John William Elmer Thomas (September 8, 1876 – September 19, 1965) was a native of Indiana who moved to Oklahoma Territory in 1901, where he practiced law in Lawton. After statehood, he was elected to the first state senate, representing the Lawton area. Representative and a Senator from Oklahoma. In 1922, he ran successfully on the Democratic Party ticket for the U.S. House of Representatives. He was the Democratic nominee for the U.S. Senate in 1926; he won this race and held the seat until 1950, when he lost the party nomination to A.S. (Mike) Monroney. Thomas returned to a private law practice in Washington, D.C., and in 1957 moved his practice back to Lawton, where he died in 1965.
|United States Senator
March 4, 1927 – January 3, 1951
|Preceded by||John W. Harreld|
|Succeeded by||A. S. Mike Monroney|
|Member of the U.S. House of Representatives
from Oklahoma's 6th district
March 4, 1923 – March 3, 1927
|Preceded by||L.M. Gensman|
|Succeeded by||Jed Johnson|
|Member of the Oklahoma Senate|
|Born||John William Elmer Thomas
September 8, 1876
|Died||September 19, 1965 (aged 89)
|Resting place||Highland Cemetery
|Alma mater||Central Normal College
Born on a farm in Putnam County, Indiana, near Greencastle, to William and Elizabeth Thomas on September 8, 1876, he attended the common schools; graduated from the Central Normal College (now Canterbury College), Danville, Indiana, in 1897 and from the graduate department of DePauw University, Greencastle, Indiana, in 1900. Thomas studied law, was admitted to the Indiana bar in 1897 and to the Oklahoma bar in 1900, and commenced practice in Oklahoma City, Oklahoma; moved to Lawton, Oklahoma, in 1901 and continued the practice of law.
He was elected a member of the first state senate in 1907, where he served until 1920. He also served as president pro tempore 1910–1913, founded the Medicine Park Resort and oversaw the state's first fish hatchery at Medicine Park, Oklahoma. He was an unsuccessful candidate for election in 1920 to the Sixty-seventh Congress. In 1922, he ran again and won, elected as a Democrat to the Sixty-eighth and Sixty-ninth Congresses (March 4, 1923–March 3, 1927). As a member of the Oklahoma delegation to the House of Representatives, he supported Indian education legislation, the McNary-Haugen Farm Bill and legislation expanding credit for farmers. He also served on the House Committee on Public Lands and Claims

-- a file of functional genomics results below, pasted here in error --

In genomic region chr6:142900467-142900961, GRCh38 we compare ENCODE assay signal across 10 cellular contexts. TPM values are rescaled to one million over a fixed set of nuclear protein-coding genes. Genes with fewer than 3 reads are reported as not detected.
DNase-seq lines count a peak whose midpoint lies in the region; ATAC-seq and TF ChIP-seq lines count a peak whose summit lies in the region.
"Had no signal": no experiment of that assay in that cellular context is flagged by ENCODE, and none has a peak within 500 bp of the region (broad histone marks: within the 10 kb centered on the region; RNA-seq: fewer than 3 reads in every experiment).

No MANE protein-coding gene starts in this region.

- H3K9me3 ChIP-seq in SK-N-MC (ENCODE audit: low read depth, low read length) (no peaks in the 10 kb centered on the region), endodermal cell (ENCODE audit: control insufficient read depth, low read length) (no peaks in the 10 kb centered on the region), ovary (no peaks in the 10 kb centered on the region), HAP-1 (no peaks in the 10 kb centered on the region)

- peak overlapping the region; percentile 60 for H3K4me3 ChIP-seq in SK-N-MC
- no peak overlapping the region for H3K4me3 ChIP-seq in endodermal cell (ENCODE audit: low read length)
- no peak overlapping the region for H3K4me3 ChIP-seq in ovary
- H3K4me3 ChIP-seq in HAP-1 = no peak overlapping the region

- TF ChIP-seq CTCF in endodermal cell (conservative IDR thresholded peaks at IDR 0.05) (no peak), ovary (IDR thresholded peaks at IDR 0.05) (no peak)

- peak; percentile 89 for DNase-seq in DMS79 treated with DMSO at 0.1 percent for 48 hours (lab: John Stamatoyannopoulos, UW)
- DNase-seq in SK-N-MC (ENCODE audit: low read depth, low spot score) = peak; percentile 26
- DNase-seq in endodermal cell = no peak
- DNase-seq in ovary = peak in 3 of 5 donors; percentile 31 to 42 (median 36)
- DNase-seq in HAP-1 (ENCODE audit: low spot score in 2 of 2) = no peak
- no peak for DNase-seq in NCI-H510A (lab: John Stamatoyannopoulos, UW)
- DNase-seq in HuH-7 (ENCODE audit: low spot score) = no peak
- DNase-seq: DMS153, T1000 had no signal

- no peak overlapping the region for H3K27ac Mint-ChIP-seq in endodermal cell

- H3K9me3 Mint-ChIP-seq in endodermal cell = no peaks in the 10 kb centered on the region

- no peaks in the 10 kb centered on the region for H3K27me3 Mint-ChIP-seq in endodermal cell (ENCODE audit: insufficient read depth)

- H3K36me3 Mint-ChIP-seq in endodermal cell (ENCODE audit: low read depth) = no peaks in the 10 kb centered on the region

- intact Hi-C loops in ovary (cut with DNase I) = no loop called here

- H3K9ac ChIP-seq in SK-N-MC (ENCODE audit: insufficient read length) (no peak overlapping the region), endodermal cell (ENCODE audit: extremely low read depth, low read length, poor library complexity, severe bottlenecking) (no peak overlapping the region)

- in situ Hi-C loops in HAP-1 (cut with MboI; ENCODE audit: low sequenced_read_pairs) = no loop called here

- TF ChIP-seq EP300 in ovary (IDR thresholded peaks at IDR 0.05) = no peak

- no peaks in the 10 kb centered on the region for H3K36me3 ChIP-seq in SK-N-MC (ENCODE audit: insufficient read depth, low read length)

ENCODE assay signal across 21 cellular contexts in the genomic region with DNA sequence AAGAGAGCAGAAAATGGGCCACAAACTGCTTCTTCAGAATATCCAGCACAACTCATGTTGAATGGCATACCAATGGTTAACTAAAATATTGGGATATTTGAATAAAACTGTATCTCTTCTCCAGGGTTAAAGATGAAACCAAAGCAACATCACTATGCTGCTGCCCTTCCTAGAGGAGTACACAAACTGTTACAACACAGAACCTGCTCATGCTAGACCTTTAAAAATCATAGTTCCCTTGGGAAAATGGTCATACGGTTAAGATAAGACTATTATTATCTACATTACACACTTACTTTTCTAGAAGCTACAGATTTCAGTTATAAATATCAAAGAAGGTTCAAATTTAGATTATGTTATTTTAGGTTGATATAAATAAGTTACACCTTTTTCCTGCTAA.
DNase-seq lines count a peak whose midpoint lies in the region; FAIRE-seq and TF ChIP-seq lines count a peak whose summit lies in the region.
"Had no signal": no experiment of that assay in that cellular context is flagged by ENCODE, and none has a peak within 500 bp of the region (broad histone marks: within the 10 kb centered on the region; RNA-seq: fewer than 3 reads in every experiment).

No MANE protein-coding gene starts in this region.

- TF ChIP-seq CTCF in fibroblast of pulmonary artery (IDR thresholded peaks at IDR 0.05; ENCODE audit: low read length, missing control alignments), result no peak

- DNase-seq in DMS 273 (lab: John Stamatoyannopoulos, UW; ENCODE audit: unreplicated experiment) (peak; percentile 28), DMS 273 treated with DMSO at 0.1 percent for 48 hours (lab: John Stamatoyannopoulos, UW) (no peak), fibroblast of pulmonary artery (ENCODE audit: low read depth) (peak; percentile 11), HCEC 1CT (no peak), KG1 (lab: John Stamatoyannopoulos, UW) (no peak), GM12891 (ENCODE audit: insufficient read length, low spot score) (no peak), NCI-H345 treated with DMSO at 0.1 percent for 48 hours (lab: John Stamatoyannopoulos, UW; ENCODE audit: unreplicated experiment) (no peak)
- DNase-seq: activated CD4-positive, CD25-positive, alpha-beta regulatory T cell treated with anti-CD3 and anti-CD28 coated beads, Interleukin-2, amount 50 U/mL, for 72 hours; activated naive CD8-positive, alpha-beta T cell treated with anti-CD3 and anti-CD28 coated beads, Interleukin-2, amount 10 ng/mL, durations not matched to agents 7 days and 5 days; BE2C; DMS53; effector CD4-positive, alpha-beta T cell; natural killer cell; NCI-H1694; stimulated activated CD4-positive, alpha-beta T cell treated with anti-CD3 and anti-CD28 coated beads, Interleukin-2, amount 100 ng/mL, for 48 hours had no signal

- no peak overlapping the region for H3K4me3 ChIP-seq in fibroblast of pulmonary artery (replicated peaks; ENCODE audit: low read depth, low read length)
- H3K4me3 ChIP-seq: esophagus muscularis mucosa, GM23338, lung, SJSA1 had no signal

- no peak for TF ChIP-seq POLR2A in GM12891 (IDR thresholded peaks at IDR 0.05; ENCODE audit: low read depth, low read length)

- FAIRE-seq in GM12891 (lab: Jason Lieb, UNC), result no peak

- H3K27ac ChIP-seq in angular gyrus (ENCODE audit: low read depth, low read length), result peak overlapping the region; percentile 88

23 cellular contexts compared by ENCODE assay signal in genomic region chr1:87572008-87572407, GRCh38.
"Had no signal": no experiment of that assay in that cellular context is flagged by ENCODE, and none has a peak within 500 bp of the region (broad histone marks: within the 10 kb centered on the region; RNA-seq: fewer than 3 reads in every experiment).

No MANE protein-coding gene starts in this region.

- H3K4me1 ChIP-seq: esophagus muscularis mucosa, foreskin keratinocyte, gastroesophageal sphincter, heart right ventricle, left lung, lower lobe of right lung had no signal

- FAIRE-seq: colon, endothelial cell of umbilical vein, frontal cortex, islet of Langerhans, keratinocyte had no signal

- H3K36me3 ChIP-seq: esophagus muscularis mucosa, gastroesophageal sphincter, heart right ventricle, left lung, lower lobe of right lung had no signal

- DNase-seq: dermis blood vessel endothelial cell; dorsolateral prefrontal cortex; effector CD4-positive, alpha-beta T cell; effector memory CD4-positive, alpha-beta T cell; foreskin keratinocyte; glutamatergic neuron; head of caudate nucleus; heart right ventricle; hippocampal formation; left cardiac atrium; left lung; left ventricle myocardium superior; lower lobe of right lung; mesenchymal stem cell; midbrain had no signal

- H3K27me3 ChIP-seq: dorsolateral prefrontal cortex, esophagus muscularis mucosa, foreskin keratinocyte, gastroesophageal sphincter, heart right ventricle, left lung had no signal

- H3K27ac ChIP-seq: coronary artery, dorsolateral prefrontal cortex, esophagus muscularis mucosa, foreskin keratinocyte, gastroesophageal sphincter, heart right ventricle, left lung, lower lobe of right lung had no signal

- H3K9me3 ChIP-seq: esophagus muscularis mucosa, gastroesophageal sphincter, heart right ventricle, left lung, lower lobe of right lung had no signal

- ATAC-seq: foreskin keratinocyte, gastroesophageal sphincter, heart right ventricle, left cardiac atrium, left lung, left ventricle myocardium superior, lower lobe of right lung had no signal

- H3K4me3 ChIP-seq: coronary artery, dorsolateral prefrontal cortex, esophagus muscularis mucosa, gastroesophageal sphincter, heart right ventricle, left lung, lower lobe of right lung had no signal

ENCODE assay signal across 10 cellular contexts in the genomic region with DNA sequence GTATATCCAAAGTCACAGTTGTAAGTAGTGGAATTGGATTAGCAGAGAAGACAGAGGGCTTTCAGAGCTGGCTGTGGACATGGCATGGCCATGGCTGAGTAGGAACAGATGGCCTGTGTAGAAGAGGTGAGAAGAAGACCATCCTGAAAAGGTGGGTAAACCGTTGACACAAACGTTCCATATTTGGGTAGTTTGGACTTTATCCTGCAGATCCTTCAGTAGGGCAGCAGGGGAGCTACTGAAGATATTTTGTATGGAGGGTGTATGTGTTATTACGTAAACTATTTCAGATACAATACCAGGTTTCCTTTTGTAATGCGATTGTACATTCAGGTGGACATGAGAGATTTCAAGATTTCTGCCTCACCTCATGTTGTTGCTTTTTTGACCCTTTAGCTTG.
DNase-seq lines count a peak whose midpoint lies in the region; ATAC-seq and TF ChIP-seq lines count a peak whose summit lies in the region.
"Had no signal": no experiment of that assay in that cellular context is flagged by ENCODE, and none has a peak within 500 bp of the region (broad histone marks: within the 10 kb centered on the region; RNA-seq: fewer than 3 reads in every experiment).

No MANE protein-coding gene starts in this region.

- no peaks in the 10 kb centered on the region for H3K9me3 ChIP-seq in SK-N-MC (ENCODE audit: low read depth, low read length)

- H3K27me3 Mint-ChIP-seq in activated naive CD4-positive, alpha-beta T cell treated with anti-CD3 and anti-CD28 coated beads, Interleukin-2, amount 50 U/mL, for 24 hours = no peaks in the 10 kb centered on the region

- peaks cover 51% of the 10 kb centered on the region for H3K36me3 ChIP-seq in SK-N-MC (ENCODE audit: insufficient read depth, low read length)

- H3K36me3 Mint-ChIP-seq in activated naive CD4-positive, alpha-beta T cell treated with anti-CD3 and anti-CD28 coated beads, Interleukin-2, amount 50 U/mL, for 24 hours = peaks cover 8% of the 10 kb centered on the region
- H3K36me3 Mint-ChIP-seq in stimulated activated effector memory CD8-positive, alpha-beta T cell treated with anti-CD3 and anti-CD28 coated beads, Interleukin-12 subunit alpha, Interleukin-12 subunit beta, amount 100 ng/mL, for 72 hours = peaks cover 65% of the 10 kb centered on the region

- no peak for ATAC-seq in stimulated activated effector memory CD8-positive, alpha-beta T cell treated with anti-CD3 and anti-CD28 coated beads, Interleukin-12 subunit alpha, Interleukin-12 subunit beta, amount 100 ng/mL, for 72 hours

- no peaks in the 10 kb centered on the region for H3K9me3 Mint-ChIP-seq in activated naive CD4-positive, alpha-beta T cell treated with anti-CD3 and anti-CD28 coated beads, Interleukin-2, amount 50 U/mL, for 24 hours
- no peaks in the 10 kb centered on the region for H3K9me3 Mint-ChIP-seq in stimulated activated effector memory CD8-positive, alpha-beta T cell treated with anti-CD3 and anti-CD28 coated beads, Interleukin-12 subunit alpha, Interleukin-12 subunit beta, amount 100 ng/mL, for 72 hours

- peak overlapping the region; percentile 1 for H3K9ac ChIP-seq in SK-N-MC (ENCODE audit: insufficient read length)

Elmer Thomas was not a candidate for renomination in 1926, having become a candidate for United States Senator; elected as a Democrat to the United States Senate in 1926, defeating former governor Jack Walton. He attacked the Coolidge administration as insensitive to farmers, then reluctantly backed Hoover's Agricultural Marketing Act of 1929, and supported paying the Veteran's Bonus. He was reelected in 1932, he actively supported Franklin D. Roosevelt and the New Deal. Specifically, Senator Thomas proposed an amendment known as the Thomas Amendment, to the Agricultural Adjustment Act, intended to help farmers financially by empowering the president to reduce the gold backing for dollars and to print bills backed by silver alone when cash became depressively tight. Lewis Douglas, Roosevelt's budget director, was furious about this threat to the gold standard, and in its final form the amendment was weaker. Thomas was also a reliable friend to Indians and served as chairman of the Committee on Indian Affairs between 1935 and 1944.
Roosevelt visited Oklahoma in 1938 and campaigned for Senator Thomas' reelection. Thomas won handily. He was very interested in international affairs, having supported the League of Nations, the Kellogg-Briand Peace Pact, and the World Court. He voted for neutrality in 1935 and 1937, but said his main concern was American military preparedness. He had served in the Army as a lieutenant colonel assigned to military intelligence and retained that rank as a member of the Reserves. In June 1938 he became chair of the Sub-Committee on Military Appropriations, and after inspecting numerous bases found the country's defenses "in critical condition." During World War II his subcommittee secured funding for the top-secret atomic bomb project.
Senator Thomas was reelected in 1944, becoming the third-ranking senator in seniority. He chaired the Committee on Agriculture and Forestry from 1944 to 1946 and 1949 to 1950. He attended food conferences in Quebec and Copenhagen in 1945 and 1946 and toured Europe in 1949 as part of an audit of Marshall Plan funds.
Thomas was challenged in the Democratic primary by A.S. Mike Monroney in 1950. This time Thomas lost his bid for the nomination, and gave up his seat to Monroney in January 1951. In semi-retirement, he engaged in the practice of law in Washington, D.C., until August 1957, then returned to Lawton, Oklahoma, where he died September 19, 1965. He was interred in Highland Cemetery in Lawton.
Senator Thomas was behind the creation of Medicine Park, situated in the Wichita Mountains of Oklahoma. A lake named after the senator lies to the west of the town, just northwest of Lawton. It has 8 miles (13 km) of shoreline and 334 acres (1.4 km2).
|U.S. House of Representatives|
|Member of the U.S. House of Representatives
from Oklahoma's 6th congressional district
March 4, 1923–March 3, 1927
John W. Harreld
|U.S. Senator (Class 3) from Oklahoma
March 4, 1927–January 3, 1951
Served alongside: William B. Pine, Thomas Gore, Joshua B. Lee, Edward H. Moore, Robert S. Kerr
A. S. Mike Monroney